The worn out “kicking the tires” analogy is often employed when referencing cohabitation. But the problem is, people are not cars. Living together teaches those involved to bail when the significant other no longer meets their needs or things get tough. The attitude from the outset is “we’ll try this out, see if we fit.”
But here’s the truth of the matter: “For all have sinned and fall short of the glory of God.” What that means is NONE of us “fit,” we’re all irreconcilably different.
Living together, cohabitation, fosters an attitude of selfishness, expecting the other person to meet your needs. But marriage, as God intended, is about giving, about preferring the other more than yourself.
Another myth addressed by FTF:
MYTH: Marriage is just a piece of paper.
Truth: Emotionally, physically and spiritually, marriage is so much more than a piece of paper. It is a commitment. Viewing marriage as only a legal arrangement strips it of its meaning and sets the relationship up for failure. If couples do not view marriage as a loving, committed relationship, divorce is almost inevitable.
The Barna findings showed that cohabitation was primarily seen as a way to “test the waters before taking the plunge.” But cohabitation as a test period (back to the “kicking the tires” analogy) is an abysmally poor training ground for marital bliss.
Indeed, studies bear out “shacking up” consequences:
…nearly a dozen studies from the 1970s into the early 2000s showed that men and women who lived together before marriage were far more likely to divorce than couples who moved directly from dating to marriage. In fact, on average, researchers found that couples who cohabited before marriage had a 33 percent higher chance of divorcing than couples who moved in together after the wedding ceremony.
The plain truth is, what we practice we do. Men and women entering live-in relationships practice keeping their guard up, looking out for number one. Those couples, even if they end up married, will have entrenched attitudes and habits that erode the trust and unconditional love necessary to a happy, lasting marriage.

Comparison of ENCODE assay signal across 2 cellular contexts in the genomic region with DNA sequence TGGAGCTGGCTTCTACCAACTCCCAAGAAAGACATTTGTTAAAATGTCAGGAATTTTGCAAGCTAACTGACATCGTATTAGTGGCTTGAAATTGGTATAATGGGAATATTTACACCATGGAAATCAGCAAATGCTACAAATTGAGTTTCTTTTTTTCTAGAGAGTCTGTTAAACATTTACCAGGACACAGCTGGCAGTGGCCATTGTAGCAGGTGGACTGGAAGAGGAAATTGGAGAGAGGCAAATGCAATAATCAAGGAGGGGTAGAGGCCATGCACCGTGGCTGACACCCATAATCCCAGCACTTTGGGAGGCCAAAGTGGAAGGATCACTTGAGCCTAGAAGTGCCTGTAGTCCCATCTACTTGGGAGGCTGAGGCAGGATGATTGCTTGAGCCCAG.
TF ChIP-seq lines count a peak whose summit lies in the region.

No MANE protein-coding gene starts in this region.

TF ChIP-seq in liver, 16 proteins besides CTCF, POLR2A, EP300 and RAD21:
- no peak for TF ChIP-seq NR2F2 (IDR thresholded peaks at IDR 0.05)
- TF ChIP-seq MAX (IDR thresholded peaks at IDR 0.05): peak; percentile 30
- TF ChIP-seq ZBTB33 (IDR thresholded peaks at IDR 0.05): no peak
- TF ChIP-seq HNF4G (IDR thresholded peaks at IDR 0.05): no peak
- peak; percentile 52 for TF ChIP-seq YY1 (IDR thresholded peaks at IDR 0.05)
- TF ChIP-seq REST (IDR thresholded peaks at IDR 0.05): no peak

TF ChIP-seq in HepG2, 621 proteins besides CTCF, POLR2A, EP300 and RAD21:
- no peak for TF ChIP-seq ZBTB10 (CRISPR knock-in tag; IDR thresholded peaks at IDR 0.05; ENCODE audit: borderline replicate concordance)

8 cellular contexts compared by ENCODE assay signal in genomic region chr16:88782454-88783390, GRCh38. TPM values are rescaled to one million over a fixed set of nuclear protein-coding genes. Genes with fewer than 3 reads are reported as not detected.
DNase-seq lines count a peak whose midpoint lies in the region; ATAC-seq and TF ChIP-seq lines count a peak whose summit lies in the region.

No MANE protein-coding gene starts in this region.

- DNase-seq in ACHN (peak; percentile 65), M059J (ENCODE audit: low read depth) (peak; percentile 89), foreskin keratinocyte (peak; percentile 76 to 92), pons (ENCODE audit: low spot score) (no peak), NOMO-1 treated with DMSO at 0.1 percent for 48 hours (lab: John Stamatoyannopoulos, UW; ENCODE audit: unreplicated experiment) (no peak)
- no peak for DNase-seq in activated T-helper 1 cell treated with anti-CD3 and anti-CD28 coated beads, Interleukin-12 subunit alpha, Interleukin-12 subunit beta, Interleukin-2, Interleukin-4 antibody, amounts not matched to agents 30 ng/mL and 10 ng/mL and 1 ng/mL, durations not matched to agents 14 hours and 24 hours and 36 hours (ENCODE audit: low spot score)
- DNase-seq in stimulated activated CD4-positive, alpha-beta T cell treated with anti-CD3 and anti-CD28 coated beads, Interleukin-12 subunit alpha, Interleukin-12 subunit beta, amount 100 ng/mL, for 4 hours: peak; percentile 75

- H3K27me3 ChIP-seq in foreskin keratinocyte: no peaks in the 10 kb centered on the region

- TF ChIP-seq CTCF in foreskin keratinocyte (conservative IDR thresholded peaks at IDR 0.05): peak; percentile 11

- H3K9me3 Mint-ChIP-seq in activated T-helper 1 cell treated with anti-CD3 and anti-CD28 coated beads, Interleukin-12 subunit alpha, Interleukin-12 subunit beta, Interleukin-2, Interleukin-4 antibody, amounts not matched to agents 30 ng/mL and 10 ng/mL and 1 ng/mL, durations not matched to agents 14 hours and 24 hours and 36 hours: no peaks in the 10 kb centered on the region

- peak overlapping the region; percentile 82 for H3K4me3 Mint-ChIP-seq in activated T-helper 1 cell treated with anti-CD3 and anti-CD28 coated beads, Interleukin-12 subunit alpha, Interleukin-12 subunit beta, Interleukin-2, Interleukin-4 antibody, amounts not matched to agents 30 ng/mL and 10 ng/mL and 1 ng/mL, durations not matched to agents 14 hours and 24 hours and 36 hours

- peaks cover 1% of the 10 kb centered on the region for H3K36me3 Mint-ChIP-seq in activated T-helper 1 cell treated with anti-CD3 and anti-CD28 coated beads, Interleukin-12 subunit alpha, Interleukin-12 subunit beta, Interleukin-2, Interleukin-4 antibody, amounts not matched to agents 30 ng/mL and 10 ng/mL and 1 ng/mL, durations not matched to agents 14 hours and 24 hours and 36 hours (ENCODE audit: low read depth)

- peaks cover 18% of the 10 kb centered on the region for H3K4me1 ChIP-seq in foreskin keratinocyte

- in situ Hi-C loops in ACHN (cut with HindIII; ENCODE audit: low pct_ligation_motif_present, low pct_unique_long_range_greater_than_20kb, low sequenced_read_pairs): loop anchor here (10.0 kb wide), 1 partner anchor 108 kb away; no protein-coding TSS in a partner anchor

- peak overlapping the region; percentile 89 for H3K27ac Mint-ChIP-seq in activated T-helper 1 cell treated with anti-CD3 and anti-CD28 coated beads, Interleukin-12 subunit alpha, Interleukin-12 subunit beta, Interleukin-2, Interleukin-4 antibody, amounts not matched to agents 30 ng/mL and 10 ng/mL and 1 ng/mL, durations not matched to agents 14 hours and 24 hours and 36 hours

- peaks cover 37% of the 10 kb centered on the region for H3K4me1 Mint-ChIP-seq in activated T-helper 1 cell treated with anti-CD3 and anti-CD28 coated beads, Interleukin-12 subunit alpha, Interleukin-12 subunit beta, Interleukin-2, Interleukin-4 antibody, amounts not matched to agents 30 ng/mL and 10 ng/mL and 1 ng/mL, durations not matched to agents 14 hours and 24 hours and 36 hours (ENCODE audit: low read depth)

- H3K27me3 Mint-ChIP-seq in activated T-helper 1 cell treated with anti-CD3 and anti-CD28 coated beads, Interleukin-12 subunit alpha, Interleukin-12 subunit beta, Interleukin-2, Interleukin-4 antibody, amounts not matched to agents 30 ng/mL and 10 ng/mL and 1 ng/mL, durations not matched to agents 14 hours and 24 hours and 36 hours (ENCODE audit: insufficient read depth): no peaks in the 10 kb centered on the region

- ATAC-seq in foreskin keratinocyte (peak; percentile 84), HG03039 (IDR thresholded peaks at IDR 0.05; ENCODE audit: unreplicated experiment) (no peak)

And what about children?
Psalm 127:3 tells us:
Children are a heritage from the Lord, offspring a reward from him.
The divine plan was children within marriage, a man and woman, committed to each other and loving only the Lord God more than spouse. That healthy, God-ordained relationship is the perfect setting for rearing offspring and imparting God’s transcendent values. The strong commitment of a mother and father to each other creates a secure home for their children.
Cohabitation, on the other hand, with no real assurance of security, teaches children to fear: every argument, every disagreement could signal the end of that “home.” Thus, not only is living outside of wedlock a dreadful precursor to marriage, almost dooming it to fail, it is also a horrible environment for rearing kids.
Barna’s study portends a dismal future for America: our time-tested societal foundation has been the nuclear family. But as God’s guiding principles are ignored, consequences of ruin and heartbreak increase.
And the truth remains — kicking the tires only works for cars, not for people, who are the height of God’s creation. After all, once a car has too many miles, too many mechanical problems, it’s sold or traded in.
People are not meant to be traded in: unlike a car, people are intrinsically valuable, meant to be treasured in spite of defects and mileage. And that, all you cohabitation-loving Americans, is what REALLY works.
First published at Illinois Family Institute